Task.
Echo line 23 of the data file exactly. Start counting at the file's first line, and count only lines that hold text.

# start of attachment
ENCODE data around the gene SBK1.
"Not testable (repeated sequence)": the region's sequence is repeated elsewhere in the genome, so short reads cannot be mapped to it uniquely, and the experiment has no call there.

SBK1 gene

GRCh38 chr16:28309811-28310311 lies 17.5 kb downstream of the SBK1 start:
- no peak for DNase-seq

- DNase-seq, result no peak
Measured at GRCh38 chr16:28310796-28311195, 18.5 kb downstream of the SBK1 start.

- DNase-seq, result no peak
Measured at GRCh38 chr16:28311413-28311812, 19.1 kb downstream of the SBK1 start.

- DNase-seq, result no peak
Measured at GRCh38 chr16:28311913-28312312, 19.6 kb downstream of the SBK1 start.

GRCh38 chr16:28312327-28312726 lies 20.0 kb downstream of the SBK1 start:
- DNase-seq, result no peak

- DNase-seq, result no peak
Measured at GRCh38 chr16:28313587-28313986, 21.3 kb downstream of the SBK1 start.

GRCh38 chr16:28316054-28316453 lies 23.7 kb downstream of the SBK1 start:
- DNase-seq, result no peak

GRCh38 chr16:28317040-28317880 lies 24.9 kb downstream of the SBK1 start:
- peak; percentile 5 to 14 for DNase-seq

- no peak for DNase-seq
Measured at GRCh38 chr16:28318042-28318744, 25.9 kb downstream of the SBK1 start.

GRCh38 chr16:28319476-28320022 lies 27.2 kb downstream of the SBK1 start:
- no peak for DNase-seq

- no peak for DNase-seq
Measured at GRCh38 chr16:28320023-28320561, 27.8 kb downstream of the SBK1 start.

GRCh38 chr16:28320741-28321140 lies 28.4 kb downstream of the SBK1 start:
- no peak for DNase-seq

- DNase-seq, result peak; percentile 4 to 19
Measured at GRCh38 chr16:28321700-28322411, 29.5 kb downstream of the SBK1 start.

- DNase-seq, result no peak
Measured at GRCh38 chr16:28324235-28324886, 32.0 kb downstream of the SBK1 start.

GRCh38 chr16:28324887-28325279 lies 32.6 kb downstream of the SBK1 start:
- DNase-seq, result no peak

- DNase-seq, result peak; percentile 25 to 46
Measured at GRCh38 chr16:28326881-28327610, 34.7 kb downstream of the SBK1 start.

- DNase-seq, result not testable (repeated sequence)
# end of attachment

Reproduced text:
- no peak for DNase-seq